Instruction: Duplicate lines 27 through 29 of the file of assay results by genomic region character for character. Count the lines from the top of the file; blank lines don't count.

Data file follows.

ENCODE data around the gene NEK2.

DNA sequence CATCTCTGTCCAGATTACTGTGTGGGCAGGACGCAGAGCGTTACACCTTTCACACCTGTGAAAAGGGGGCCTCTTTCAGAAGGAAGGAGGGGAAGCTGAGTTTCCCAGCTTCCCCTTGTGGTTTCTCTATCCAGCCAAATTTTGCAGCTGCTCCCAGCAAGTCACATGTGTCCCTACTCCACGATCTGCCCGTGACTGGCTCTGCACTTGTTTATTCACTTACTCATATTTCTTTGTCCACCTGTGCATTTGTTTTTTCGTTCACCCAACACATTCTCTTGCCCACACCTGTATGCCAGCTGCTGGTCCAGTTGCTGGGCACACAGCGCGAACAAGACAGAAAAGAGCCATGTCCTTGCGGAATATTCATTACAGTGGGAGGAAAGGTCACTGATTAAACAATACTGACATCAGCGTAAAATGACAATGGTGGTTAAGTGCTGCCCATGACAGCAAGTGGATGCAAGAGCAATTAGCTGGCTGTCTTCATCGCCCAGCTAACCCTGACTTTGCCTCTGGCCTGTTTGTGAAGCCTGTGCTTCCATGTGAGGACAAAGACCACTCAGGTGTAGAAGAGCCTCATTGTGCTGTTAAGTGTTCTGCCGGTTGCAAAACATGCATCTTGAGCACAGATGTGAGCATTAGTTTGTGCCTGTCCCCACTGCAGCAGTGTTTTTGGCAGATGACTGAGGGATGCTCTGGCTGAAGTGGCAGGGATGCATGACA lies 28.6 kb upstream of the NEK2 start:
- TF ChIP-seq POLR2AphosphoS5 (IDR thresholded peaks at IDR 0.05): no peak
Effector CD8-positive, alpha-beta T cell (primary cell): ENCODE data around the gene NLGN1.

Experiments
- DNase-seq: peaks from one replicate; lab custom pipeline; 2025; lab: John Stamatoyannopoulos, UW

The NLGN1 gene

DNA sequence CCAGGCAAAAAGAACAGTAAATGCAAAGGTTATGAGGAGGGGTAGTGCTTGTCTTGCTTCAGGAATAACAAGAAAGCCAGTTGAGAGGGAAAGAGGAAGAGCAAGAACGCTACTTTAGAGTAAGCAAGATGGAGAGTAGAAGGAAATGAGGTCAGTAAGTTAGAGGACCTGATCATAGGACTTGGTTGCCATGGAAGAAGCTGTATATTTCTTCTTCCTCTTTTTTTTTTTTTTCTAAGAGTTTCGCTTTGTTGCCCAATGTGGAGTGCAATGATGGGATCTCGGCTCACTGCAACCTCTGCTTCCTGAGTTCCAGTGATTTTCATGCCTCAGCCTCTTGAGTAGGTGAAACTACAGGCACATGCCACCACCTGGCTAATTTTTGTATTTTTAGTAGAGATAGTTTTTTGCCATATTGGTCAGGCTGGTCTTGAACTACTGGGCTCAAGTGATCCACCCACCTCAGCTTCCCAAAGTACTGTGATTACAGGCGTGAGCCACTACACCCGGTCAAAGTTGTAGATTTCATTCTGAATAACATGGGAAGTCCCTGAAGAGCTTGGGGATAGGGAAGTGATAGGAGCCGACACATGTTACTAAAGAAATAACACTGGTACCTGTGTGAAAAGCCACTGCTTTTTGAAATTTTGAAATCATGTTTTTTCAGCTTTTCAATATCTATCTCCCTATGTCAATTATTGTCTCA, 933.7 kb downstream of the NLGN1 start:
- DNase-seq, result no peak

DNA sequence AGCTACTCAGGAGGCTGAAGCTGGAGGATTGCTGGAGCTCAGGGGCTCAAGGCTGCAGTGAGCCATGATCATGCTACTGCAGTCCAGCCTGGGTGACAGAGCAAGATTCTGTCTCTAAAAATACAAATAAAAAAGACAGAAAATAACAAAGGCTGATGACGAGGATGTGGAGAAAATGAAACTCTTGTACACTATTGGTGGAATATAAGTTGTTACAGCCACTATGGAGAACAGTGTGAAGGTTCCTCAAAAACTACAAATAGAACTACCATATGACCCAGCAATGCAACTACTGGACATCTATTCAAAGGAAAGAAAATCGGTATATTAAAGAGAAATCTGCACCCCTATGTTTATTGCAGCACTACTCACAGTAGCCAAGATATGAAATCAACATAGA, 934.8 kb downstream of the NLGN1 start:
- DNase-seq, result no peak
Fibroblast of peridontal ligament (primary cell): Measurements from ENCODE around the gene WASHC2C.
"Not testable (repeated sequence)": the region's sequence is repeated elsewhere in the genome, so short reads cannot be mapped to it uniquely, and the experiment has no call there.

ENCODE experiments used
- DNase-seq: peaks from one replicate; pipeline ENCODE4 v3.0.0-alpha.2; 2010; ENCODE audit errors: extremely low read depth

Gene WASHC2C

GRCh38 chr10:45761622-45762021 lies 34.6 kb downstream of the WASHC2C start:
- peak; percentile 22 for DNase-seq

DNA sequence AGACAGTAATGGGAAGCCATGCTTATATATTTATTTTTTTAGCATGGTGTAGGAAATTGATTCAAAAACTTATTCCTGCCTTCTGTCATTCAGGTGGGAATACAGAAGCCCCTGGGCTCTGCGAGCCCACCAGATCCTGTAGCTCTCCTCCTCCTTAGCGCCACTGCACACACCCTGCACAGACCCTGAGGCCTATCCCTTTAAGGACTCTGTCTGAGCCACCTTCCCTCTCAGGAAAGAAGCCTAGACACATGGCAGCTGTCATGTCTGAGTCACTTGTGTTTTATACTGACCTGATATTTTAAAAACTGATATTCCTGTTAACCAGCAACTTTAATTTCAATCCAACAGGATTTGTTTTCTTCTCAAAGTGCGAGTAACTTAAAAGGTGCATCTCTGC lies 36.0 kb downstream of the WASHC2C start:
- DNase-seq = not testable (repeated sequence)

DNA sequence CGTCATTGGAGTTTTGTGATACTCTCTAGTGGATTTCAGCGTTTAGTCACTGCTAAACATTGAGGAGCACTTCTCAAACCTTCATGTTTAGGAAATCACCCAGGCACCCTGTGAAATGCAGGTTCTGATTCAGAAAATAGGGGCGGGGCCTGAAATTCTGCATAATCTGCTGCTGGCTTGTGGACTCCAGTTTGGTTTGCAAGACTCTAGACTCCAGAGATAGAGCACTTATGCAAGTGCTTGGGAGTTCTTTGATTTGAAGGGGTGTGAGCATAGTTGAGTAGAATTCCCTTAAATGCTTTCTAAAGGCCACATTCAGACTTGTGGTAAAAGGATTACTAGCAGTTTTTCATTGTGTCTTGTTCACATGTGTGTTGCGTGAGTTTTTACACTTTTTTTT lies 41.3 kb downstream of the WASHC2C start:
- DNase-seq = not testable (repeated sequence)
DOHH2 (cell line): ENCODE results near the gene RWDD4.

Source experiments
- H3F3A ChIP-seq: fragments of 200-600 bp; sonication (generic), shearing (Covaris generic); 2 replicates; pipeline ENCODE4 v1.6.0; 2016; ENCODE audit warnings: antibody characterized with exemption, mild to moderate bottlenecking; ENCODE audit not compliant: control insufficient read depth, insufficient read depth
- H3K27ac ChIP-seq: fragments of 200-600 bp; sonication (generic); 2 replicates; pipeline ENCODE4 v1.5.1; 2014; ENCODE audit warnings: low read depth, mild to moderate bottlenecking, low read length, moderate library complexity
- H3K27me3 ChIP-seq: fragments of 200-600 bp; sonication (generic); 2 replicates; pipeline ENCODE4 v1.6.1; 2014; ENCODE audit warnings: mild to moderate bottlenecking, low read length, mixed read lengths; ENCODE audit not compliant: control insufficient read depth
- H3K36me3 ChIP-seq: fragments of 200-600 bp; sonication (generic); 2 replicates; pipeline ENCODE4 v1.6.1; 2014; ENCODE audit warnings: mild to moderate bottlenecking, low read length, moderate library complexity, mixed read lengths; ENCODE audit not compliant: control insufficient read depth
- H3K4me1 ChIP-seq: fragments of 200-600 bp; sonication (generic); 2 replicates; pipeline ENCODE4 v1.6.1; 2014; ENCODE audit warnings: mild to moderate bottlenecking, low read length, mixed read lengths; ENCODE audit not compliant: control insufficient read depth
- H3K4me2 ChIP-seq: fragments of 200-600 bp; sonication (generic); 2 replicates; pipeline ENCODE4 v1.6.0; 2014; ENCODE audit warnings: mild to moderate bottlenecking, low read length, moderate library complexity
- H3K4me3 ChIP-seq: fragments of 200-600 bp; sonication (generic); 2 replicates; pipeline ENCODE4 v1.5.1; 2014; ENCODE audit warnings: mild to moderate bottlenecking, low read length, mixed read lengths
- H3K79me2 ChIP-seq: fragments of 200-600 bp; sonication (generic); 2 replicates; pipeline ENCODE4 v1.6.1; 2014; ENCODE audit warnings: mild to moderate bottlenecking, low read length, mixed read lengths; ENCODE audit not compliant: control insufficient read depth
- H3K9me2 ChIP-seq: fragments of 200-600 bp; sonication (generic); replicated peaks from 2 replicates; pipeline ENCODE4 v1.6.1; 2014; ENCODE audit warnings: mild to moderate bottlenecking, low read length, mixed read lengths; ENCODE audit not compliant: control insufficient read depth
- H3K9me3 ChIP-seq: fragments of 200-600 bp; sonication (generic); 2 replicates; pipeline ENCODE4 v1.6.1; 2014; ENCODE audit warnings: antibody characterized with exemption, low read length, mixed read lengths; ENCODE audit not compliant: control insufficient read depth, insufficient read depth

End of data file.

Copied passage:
- H3K27me3 ChIP-seq: fragments of 200-600 bp; sonication (generic); 2 replicates; pipeline ENCODE4 v1.6.1; 2014; ENCODE audit warnings: mild to moderate bottlenecking, low read length, mixed read lengths; ENCODE audit not compliant: control insufficient read depth
- H3K36me3 ChIP-seq: fragments of 200-600 bp; sonication (generic); 2 replicates; pipeline ENCODE4 v1.6.1; 2014; ENCODE audit warnings: mild to moderate bottlenecking, low read length, moderate library complexity, mixed read lengths; ENCODE audit not compliant: control insufficient read depth
- H3K4me1 ChIP-seq: fragments of 200-600 bp; sonication (generic); 2 replicates; pipeline ENCODE4 v1.6.1; 2014; ENCODE audit warnings: mild to moderate bottlenecking, low read length, mixed read lengths; ENCODE audit not compliant: control insufficient read depth